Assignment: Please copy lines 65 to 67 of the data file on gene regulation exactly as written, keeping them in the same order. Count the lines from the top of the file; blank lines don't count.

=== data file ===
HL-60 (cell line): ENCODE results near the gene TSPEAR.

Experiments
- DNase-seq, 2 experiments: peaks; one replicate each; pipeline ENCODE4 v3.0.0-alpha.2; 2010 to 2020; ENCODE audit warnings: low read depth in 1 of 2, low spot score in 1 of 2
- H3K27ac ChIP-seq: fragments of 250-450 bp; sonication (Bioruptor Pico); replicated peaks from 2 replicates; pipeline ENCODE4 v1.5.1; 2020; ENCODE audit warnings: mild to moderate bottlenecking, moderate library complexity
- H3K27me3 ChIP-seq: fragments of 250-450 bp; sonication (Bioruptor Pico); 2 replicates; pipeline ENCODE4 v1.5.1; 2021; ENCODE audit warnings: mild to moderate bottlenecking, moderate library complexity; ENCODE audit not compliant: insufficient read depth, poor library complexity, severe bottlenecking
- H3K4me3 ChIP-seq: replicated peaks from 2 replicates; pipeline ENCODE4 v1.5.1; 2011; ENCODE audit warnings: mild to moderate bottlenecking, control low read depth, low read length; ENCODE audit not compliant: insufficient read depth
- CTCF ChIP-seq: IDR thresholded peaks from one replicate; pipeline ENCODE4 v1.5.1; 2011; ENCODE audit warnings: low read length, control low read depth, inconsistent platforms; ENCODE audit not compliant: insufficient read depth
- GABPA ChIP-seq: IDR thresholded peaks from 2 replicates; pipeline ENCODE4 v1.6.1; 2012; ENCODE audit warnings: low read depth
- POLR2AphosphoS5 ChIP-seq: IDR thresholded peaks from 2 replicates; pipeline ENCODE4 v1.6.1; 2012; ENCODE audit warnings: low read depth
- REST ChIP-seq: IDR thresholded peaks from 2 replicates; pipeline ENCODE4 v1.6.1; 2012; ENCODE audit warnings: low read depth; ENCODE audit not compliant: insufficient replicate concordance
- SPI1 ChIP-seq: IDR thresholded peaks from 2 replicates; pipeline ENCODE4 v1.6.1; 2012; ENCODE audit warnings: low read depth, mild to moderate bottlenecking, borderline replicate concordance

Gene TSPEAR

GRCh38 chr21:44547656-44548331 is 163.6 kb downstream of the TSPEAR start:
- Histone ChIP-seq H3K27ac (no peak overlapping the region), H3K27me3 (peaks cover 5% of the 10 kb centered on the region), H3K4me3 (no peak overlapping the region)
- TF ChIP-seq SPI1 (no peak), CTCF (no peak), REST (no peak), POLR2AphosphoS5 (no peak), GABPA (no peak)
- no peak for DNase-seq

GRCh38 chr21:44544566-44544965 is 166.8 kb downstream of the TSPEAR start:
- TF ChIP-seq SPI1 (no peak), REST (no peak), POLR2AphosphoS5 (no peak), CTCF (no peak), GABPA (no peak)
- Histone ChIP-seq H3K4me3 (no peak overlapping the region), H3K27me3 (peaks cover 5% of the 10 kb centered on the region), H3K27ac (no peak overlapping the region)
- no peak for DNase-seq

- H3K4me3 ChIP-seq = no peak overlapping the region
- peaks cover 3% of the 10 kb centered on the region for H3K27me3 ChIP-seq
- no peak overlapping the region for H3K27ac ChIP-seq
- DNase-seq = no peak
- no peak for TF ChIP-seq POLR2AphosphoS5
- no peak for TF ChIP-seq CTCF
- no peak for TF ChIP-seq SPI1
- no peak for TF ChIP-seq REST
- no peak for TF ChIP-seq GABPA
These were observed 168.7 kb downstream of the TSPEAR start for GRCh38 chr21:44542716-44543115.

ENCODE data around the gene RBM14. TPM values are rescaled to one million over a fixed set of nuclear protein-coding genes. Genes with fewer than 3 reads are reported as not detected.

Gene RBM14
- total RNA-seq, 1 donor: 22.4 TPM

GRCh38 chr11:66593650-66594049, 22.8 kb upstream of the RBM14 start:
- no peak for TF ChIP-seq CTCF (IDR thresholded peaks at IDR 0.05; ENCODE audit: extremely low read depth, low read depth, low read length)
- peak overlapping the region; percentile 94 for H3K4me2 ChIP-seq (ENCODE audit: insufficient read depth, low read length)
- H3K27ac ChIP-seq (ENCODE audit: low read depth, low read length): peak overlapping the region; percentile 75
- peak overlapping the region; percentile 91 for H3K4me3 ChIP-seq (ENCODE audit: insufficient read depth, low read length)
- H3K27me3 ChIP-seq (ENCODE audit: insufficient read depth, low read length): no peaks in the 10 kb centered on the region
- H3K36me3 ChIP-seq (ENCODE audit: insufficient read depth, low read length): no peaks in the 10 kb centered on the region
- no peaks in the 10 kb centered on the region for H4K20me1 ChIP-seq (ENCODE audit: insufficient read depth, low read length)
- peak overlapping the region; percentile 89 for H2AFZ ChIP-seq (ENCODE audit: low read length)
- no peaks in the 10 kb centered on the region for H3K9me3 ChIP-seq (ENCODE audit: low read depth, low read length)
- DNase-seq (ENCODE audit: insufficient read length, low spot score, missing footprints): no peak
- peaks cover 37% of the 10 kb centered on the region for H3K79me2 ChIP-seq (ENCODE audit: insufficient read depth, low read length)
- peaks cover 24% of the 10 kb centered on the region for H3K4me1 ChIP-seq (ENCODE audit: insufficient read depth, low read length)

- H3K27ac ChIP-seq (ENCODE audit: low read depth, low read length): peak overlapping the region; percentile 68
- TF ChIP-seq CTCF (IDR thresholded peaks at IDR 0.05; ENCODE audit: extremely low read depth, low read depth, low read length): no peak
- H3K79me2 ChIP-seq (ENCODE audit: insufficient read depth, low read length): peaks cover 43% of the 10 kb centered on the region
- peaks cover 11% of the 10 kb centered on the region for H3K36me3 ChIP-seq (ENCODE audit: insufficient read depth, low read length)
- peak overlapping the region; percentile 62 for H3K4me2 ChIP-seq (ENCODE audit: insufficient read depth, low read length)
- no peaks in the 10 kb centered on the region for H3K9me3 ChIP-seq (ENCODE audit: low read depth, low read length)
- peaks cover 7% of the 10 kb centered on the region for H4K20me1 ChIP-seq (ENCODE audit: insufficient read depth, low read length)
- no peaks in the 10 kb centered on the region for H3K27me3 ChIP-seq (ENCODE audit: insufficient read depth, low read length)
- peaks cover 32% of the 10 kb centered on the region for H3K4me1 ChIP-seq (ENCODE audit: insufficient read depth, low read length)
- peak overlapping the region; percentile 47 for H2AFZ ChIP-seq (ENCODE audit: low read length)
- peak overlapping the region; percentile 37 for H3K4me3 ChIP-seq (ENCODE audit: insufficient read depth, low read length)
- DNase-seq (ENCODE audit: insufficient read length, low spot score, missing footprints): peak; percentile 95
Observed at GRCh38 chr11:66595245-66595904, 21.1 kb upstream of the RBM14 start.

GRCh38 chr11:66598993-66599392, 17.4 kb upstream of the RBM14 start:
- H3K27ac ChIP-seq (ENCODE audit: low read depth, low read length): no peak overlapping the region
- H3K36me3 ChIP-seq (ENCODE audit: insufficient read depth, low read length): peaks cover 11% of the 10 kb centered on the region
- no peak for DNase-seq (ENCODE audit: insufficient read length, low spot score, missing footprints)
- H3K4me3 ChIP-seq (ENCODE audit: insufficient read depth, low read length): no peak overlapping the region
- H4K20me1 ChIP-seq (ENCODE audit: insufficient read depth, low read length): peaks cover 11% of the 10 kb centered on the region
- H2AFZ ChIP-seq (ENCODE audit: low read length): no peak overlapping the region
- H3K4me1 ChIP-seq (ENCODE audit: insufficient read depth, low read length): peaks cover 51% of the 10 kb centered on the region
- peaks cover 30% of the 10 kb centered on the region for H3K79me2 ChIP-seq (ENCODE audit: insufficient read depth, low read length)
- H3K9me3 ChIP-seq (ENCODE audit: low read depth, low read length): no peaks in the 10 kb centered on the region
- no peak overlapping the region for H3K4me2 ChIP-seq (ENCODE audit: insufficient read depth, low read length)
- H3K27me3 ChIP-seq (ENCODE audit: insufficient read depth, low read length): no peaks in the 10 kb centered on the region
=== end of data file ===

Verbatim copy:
- H4K20me1 ChIP-seq (ENCODE audit: insufficient read depth, low read length): peaks cover 11% of the 10 kb centered on the region
- H2AFZ ChIP-seq (ENCODE audit: low read length): no peak overlapping the region
- H3K4me1 ChIP-seq (ENCODE audit: insufficient read depth, low read length): peaks cover 51% of the 10 kb centered on the region